Envisioning Disasters and Framing Solutions in the Arctic

(from AMSA Report 2009)


A key AMSA workshop, Opening the Arctic Seas: Envisioning Disasters and Framing Solutions, was held in March 2008 at the Coastal Response Research Center of the University of New Hampshire. The center, a partnership between the U.S. National Oceanic and Atmospheric Administration and UNH, develops new approaches to spill response and restoration through research and synthesis of information.

In cooperation with the U.S. Coast Guard and U.S. Arctic Research Commission, the center hosted the workshop to identify key strategies, action items and resource needs for preparedness and response to potential Arctic marine incidents. The 50 workshop participants represented a spectrum of constituencies and expertise including government agencies, the marine industry, Arctic indigenous groups, academia and non-governmental organizations. Experts from the U.S., Denmark, Canada, Russian Federation, Norway and Finland and one non-Arctic state, South Africa, participated.

The workshop focused on the qualitative risk factors for five plausible Arctic marine incidents developed by the organizing committee and bear some similarities with incidents that have already occurred in polar waters. The incidents were designed to explore: spill response; search and rescue; firefighting and salvage; communications; governance and jurisdiction; and legal issues. The five incidents were:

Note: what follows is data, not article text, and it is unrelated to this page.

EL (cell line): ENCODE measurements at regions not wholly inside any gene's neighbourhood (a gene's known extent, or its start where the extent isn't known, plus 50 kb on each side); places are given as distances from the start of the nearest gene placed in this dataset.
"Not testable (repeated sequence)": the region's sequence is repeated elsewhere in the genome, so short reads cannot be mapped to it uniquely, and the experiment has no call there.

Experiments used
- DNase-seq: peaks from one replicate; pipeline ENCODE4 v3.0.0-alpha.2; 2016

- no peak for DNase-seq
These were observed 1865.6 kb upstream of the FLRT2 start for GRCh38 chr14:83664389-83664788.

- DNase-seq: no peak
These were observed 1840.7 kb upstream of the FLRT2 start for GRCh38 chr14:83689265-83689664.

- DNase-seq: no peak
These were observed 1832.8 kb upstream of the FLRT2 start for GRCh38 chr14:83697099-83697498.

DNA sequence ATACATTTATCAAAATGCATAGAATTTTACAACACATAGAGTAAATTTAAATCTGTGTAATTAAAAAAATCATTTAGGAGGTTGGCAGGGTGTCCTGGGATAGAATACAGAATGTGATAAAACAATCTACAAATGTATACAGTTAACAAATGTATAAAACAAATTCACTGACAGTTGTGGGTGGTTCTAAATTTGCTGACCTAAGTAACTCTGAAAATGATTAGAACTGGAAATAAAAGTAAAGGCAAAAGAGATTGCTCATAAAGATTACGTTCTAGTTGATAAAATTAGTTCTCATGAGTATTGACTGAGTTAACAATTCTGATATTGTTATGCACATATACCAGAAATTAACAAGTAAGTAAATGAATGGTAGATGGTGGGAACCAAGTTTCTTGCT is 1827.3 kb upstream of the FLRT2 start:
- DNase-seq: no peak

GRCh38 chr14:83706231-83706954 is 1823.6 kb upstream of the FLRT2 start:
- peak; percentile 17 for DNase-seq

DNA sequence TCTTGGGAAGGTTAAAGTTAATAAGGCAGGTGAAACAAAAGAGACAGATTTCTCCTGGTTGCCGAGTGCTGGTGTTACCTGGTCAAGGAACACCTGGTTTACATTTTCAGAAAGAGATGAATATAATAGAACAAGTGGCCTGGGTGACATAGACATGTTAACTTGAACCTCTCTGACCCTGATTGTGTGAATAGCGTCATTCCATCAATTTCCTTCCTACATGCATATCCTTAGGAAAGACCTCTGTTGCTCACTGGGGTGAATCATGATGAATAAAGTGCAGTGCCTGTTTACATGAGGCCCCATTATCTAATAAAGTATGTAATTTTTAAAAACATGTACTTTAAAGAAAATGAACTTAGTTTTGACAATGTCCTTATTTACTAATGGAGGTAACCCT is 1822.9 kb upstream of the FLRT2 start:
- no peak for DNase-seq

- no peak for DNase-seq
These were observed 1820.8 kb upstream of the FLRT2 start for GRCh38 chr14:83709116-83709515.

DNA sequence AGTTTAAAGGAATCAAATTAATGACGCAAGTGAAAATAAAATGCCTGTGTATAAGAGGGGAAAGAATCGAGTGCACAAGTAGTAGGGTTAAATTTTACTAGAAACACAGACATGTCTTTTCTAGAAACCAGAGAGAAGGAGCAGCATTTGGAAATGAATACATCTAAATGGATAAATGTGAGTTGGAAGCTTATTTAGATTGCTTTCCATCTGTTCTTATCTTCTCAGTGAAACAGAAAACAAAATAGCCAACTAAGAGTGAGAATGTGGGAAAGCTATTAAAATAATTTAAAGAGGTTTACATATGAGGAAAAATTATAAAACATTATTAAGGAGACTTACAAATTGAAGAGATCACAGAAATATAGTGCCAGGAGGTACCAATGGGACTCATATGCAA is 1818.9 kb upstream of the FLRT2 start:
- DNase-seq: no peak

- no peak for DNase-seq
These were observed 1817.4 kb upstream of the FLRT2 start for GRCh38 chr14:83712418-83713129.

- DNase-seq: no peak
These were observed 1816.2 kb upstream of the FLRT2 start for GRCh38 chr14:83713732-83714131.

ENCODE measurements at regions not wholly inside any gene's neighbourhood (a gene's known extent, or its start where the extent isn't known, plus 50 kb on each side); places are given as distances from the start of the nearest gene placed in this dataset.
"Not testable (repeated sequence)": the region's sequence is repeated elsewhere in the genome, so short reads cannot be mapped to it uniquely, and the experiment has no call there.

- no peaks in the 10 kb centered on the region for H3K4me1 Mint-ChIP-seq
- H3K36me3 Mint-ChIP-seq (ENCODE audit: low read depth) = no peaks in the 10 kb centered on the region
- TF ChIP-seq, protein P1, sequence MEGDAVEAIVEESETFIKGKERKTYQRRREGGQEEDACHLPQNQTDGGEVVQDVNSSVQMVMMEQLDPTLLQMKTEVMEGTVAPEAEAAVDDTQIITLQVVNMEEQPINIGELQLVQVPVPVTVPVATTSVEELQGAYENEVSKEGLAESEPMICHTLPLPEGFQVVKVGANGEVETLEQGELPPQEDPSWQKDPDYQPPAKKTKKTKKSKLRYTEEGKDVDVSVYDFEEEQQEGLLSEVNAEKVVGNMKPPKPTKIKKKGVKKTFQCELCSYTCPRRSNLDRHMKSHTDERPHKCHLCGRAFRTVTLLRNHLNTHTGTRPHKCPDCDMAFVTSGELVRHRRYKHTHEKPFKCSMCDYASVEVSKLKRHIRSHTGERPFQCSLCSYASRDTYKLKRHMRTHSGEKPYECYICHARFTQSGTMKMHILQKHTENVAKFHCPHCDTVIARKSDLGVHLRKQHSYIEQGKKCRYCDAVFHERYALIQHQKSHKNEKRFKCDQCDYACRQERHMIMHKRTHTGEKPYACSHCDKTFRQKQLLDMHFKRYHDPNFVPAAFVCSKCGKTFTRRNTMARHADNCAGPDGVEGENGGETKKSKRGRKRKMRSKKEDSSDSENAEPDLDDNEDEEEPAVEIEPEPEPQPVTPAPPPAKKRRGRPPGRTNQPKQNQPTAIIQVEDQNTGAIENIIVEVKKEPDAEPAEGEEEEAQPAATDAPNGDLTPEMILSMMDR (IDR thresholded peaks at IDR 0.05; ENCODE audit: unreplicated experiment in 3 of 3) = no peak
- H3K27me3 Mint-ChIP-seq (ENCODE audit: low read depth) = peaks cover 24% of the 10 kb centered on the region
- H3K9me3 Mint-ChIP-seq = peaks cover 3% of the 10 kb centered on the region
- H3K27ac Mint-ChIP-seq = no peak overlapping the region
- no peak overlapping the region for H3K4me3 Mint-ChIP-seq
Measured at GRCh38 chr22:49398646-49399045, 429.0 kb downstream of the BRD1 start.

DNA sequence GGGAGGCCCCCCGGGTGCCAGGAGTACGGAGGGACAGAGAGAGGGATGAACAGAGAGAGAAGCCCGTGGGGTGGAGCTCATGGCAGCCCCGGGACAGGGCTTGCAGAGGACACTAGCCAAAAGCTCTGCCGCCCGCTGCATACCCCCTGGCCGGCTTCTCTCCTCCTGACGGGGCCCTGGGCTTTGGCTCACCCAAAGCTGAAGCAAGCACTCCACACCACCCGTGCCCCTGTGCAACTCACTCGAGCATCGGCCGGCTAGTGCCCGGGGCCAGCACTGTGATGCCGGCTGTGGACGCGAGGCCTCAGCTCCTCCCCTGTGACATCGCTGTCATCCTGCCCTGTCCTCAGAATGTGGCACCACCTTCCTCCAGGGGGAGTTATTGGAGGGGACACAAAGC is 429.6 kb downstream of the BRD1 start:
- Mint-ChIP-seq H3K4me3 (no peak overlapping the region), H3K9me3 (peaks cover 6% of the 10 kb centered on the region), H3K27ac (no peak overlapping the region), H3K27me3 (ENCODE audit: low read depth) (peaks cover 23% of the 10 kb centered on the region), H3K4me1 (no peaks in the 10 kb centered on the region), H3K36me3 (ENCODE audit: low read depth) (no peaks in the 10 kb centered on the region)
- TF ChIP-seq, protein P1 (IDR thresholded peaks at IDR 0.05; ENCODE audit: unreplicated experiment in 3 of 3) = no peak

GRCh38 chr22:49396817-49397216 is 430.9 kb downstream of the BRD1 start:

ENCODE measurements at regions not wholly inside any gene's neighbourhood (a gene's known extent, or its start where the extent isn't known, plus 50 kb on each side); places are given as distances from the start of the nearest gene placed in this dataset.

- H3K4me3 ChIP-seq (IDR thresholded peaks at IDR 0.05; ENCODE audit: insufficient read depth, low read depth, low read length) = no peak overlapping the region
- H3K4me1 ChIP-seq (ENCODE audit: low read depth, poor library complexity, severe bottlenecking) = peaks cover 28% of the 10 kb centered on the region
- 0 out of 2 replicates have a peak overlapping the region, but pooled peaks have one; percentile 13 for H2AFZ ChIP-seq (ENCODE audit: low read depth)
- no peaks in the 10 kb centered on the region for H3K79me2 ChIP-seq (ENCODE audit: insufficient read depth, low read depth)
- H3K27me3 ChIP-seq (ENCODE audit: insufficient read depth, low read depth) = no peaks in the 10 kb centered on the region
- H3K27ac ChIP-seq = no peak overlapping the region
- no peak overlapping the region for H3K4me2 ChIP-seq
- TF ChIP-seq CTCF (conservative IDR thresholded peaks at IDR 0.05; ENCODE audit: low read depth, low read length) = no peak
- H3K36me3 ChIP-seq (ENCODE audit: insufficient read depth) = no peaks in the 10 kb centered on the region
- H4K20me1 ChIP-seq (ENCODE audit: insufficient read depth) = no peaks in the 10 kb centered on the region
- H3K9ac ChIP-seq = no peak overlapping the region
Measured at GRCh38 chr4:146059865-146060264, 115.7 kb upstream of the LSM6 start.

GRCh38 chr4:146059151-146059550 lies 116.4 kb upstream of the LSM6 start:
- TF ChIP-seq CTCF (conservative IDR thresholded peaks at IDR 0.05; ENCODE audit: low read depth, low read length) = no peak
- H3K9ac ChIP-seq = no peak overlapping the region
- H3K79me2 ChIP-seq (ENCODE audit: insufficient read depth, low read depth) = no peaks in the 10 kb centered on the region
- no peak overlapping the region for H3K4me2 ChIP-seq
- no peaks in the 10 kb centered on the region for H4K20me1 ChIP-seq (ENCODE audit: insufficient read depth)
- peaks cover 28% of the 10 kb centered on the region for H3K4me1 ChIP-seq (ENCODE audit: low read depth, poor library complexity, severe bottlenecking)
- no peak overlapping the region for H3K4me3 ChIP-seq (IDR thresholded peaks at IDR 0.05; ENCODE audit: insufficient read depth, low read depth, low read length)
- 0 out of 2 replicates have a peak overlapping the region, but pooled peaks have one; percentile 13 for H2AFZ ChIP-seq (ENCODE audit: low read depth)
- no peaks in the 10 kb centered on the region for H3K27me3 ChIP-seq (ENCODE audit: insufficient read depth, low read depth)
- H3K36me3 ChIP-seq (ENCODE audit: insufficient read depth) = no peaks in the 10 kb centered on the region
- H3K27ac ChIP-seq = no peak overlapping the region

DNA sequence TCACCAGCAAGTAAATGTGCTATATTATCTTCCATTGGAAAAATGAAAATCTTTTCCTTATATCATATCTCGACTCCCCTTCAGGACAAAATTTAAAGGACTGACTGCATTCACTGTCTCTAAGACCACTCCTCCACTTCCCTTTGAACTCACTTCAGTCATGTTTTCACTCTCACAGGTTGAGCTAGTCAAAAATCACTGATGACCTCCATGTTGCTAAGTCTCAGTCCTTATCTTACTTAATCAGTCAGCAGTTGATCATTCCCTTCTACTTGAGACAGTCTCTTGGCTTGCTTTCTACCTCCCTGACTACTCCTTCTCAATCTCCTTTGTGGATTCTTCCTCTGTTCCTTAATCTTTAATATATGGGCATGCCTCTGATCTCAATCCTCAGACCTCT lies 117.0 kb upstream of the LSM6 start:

• Cruise ship grounding in the west coast of Greenland Mid-September grounding in a fjord of a cruise ship with 1,400 passengers. Progressive flooding makes the ship unstable and all passengers and crew must abandon ship.

• Bulk carrier trapped in ice in the central Arctic Ocean September/late season crossing of the Arctic Ocean en route to the Bering Strait and the Pacific Ocean. Ice damages the ships’ rudder and propeller. The ship’s non-ice strengthened hull makes wintering impossible. Rescue operations are challenging due to the remote location and changing sea ice cover.

• Fire and collision in offshore operations in the Beaufort Sea In late winter, a drill ship, two oil spill response vessels and one ice management icebreaker are conducting exploratory drilling operations in 50 meters of water 20 nautical miles offshore within the disputed U.S.-Canada border area in the Beaufort Sea. An engine room fire on the icebreaker causes it to lose control and collide with the drill ship, rupturing a ballast tank. The drill ship empties 700 barrels of Arctic grade diesel fuel to maintain stability; 300 barrels of diesel fuel are also spilled because of the fire on the ice management ship. Crew members on both vessels suffer injuries.